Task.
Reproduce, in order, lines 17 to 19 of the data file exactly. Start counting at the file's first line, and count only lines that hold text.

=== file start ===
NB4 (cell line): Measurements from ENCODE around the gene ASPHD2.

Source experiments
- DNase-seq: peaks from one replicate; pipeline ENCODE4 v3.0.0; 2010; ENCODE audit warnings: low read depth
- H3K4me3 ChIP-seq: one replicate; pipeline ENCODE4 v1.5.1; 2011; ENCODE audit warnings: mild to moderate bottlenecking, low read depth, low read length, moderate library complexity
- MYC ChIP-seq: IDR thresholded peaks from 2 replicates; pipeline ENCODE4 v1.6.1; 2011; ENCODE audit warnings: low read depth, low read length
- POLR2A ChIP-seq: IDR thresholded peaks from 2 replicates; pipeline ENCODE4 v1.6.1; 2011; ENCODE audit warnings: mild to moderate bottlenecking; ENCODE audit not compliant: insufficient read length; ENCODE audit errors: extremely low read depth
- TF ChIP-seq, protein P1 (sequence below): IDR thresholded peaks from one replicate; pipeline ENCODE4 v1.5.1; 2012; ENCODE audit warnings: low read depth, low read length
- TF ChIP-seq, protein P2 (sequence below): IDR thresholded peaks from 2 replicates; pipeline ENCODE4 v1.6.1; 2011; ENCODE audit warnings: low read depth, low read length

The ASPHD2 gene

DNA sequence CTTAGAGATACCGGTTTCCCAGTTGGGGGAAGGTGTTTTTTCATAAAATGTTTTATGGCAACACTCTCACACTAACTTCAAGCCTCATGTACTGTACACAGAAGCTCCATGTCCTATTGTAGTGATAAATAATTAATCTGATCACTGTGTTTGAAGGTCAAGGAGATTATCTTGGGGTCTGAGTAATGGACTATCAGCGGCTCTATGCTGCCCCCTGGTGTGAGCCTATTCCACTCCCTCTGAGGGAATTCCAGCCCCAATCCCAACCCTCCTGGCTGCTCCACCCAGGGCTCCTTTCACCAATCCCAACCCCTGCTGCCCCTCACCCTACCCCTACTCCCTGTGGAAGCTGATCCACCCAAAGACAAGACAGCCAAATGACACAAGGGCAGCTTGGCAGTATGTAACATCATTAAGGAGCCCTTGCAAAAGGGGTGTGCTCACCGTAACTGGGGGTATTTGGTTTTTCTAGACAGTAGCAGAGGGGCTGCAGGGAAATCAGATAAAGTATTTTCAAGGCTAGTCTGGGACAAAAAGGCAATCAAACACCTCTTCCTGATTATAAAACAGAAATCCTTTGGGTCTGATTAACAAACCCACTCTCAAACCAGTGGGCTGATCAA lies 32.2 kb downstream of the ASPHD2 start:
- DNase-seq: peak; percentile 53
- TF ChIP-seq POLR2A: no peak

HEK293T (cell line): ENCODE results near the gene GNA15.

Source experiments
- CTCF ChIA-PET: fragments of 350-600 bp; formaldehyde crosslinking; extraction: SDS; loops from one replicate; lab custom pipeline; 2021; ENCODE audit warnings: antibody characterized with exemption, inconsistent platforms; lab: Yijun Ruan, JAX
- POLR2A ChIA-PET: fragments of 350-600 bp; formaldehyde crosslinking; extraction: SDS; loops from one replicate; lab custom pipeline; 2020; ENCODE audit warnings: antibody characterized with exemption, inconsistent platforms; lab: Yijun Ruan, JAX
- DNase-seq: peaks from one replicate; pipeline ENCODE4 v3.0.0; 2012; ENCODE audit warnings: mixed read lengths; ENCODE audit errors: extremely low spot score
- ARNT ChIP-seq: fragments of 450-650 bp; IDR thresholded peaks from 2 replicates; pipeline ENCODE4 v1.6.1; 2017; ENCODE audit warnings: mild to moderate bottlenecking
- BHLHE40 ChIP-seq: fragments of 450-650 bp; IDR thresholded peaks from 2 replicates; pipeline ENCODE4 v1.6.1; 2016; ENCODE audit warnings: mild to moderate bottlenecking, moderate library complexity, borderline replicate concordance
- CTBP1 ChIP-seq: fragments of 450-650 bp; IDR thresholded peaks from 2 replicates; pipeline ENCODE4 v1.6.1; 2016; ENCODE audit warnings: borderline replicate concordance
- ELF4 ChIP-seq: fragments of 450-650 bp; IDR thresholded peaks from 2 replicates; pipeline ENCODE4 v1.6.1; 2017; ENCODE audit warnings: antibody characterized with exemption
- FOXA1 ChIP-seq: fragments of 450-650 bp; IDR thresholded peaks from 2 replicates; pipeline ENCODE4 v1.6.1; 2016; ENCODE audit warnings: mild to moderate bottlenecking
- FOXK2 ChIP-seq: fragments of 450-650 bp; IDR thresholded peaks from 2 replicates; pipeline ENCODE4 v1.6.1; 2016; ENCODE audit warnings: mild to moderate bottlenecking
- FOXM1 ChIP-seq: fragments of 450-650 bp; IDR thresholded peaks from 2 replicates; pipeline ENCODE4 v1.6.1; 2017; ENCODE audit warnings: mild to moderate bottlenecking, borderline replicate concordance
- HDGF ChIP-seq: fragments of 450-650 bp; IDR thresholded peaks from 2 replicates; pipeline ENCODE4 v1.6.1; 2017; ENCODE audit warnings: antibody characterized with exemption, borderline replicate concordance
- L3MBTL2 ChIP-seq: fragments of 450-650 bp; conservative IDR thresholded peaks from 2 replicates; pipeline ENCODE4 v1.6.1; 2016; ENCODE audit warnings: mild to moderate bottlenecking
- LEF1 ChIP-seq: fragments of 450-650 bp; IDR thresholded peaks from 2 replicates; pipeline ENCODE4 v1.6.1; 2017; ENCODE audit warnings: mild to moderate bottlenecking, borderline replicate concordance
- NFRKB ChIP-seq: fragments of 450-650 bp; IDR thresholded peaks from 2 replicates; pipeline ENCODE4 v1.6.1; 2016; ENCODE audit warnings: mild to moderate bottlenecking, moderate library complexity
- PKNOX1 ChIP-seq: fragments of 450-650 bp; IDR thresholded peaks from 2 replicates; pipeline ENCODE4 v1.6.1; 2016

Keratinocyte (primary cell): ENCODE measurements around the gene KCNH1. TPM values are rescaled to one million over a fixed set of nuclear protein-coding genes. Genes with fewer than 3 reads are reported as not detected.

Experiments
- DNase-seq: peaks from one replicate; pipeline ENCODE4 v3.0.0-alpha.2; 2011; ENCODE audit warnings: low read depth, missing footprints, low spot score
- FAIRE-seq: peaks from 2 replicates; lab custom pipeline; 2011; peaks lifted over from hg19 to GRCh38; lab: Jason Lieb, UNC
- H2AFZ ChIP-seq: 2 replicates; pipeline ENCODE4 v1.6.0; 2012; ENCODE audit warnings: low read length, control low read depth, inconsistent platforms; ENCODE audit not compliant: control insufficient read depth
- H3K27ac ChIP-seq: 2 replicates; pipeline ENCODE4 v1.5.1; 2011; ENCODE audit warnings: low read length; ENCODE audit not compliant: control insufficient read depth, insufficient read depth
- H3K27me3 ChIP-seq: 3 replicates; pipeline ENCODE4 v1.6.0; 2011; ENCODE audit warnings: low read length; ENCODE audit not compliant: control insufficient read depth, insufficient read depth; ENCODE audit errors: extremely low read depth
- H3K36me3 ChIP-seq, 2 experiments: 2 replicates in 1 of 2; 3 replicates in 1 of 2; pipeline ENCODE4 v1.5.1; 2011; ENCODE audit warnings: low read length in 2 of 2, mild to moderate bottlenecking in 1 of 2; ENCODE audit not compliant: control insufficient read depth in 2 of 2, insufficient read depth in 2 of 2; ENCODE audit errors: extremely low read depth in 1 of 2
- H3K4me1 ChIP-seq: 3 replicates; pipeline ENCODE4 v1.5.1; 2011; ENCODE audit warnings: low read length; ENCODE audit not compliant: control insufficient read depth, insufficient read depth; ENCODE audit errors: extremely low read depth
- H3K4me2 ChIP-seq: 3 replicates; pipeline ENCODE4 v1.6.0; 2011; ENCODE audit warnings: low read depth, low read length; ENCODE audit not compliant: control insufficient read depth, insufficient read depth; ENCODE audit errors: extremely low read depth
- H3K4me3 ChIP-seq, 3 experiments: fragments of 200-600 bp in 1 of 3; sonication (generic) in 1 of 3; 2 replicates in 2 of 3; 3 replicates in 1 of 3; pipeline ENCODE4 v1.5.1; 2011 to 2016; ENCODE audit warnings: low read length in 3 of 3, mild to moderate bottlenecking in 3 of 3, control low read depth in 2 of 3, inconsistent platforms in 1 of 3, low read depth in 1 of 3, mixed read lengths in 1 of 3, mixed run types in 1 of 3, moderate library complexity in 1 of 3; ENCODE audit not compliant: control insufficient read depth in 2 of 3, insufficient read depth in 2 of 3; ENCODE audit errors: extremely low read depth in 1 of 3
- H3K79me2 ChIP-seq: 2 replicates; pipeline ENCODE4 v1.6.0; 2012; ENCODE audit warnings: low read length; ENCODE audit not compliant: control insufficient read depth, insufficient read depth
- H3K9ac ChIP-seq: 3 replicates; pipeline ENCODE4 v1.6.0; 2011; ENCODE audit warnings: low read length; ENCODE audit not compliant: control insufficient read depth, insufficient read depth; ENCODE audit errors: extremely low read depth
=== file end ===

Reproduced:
- DNase-seq: peaks from one replicate; pipeline ENCODE4 v3.0.0; 2012; ENCODE audit warnings: mixed read lengths; ENCODE audit errors: extremely low spot score
- ARNT ChIP-seq: fragments of 450-650 bp; IDR thresholded peaks from 2 replicates; pipeline ENCODE4 v1.6.1; 2017; ENCODE audit warnings: mild to moderate bottlenecking
- BHLHE40 ChIP-seq: fragments of 450-650 bp; IDR thresholded peaks from 2 replicates; pipeline ENCODE4 v1.6.1; 2016; ENCODE audit warnings: mild to moderate bottlenecking, moderate library complexity, borderline replicate concordance